Okay, you wake-up and find ourself in a dysfunctional or toxic relationship. Probably not. It has been an underlining force of nature rearing its ugly head for a long time but you were not ready to address it. Still not sure that you’re even in a toxic relationship? Read my recent article on When is a Relationship Declared “Toxic”?.
If you find yourself in a toxic relationship and you are ready to get serious, you need to seek the assistance to change the relationship or get out of it as soon as possible.
Why would you return to the person who has proved over and over again they will hurt you? This is your issue, not theirs. You are not alone…. you have “tried to get out” or “threatened to get out” resulting in “it did not work and made it worse”. It is likely you have played the cat and mouse game more than once where you are “done” then proved yourself to return to the same or worsened circumstances.
Depending on the level of seriousness, this can mean confiding in friends and family for advice or seeking a therapist.
The right therapist can help you cope, restore your sense of self-worth, and address your concerns. If you want to work on the relationship, you must have both parties with the same commitment to the process. If you want to leave the relationship, there must be a plan made and you cannot do this alone. You need support from family, friends, attorney, church, or therapist. There are options available and it is a necessity they are discussed and a plan it agreed upon before you share this with your significant other. Do not leave on a negative emotional note to prove a point without having a plan.
Suggestions for Change:
1. Talk to your partner about what is bothering you.
Okay, you have tried a million times and they don’t listen to you. Suggest counseling and if your partner refuses, you go! You will gain feedback, suggestions, and options for your next step. You do not need your partner in therapy with you to obtain help! Many times, I see individuals who their partner refuses to participate and they are left behind or they realize their partner is “different” and they wind up begging to come in because they are curious in what is going on.
If you do not see change in the relationship and observe the same patterns, you will need to proceed to Plan B, whatever that may be.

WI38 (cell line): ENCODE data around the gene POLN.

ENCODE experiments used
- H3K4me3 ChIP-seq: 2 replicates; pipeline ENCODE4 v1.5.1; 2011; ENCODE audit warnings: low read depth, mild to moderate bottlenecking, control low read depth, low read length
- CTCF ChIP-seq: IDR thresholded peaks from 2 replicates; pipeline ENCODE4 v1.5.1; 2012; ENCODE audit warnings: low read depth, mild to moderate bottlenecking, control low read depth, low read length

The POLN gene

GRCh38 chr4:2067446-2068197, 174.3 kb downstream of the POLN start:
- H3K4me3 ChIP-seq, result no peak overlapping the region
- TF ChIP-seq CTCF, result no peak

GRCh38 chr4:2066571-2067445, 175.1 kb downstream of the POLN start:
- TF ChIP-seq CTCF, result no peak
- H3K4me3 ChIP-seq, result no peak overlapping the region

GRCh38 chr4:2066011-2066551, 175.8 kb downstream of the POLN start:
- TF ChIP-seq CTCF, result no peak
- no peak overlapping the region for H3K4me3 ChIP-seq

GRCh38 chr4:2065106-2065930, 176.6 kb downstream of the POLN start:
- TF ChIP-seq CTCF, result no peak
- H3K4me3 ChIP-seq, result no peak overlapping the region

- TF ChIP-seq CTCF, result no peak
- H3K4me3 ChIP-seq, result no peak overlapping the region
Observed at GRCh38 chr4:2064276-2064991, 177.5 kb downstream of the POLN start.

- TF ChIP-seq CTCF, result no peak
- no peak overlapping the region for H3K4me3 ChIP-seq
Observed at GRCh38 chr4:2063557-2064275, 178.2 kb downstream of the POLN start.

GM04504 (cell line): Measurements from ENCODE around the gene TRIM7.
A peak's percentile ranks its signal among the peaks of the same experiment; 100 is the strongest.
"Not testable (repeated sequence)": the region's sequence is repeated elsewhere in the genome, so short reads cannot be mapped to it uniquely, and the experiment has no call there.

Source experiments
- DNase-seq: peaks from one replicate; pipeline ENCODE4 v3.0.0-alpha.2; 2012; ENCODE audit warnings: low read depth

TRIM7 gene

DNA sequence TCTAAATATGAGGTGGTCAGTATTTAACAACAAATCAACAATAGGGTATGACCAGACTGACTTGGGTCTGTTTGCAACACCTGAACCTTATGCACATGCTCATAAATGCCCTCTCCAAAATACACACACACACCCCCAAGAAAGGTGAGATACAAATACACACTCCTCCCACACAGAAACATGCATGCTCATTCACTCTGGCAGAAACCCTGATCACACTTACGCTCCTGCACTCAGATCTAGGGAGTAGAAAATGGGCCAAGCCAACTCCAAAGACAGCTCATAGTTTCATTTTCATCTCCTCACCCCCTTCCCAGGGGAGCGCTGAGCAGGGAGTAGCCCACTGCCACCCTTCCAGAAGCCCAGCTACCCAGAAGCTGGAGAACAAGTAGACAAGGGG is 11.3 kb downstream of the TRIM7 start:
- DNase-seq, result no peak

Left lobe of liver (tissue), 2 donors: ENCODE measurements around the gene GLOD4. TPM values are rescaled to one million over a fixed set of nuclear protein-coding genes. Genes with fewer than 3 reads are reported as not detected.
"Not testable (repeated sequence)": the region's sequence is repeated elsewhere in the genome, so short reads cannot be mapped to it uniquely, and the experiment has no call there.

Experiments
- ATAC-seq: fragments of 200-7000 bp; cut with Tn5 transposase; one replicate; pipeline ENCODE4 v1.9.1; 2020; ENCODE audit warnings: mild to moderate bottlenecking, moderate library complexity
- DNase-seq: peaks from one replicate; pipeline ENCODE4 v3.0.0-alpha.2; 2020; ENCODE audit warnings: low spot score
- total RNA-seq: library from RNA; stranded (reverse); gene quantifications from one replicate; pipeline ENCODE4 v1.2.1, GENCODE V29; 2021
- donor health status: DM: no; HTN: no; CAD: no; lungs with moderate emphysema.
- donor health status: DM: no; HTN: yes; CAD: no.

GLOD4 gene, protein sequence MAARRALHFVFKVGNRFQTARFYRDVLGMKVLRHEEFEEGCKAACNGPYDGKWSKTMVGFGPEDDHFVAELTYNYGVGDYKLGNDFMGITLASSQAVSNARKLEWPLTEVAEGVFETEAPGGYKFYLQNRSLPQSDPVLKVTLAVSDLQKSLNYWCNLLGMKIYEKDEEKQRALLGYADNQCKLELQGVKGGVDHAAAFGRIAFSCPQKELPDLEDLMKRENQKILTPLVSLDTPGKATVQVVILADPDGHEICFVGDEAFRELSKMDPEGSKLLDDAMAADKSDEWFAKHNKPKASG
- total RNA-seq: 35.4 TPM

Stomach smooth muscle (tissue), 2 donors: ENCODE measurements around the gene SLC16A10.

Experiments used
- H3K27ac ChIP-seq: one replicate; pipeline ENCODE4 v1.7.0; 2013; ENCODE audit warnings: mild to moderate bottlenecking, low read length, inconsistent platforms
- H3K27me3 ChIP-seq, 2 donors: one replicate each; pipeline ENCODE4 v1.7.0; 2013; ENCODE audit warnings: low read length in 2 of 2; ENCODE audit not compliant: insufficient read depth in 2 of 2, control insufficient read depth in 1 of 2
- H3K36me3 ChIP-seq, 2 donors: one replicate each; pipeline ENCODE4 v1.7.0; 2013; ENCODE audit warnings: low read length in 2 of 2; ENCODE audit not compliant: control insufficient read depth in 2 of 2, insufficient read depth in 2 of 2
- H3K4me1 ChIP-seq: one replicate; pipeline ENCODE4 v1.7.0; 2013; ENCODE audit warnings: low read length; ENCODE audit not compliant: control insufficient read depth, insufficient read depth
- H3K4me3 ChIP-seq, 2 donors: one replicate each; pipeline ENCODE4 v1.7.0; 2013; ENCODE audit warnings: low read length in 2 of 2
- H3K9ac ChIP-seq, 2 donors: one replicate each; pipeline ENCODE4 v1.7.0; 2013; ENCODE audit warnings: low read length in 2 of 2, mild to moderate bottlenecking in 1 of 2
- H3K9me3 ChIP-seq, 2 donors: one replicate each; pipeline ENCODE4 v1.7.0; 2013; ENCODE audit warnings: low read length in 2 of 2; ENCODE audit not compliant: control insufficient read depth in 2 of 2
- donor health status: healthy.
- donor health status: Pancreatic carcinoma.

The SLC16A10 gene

2. Tell trusted family members and friends about the situation, including that you plan to leave.
Hiding, lying, denying or ignoring the issues will only cause you more pain. You can’t fight the demon in your heart alone. You need support. You may need a place to stay, financial assistance, a shoulder to cry on, help moving out, addressing your partner, or many other things. T rust me, the people in your life are not stupid. They have observed, witnessed, or had a gut feeling that things are not okay with you. Most people will be relieved to know and be willing to help you. At the very least, they can offer social and emotional support during this time in your life. They key here is to be serious in your intentions and plans and precise in your needs. Do not get others involved in your life for drama’s sake without the intention to make the necessary changes in your life to improve your life. Think twice about speaking poorly about your spouse unless it is completely necessary. State facts and not your opinions. “He is mean” is different than, “he has called me (state) hurtful names and I feel it is abusive”. State your intentions (leaving, divorcing, reporting, seeking counseling, in hopes of repairing,).
The last thing you need to do is share every detail of your relationship with your family or friends and run back to your partner. We all know we may forgive our partner and our family will not forget the things we have shared with them.
3. Save Money and Be Organized with Important Documents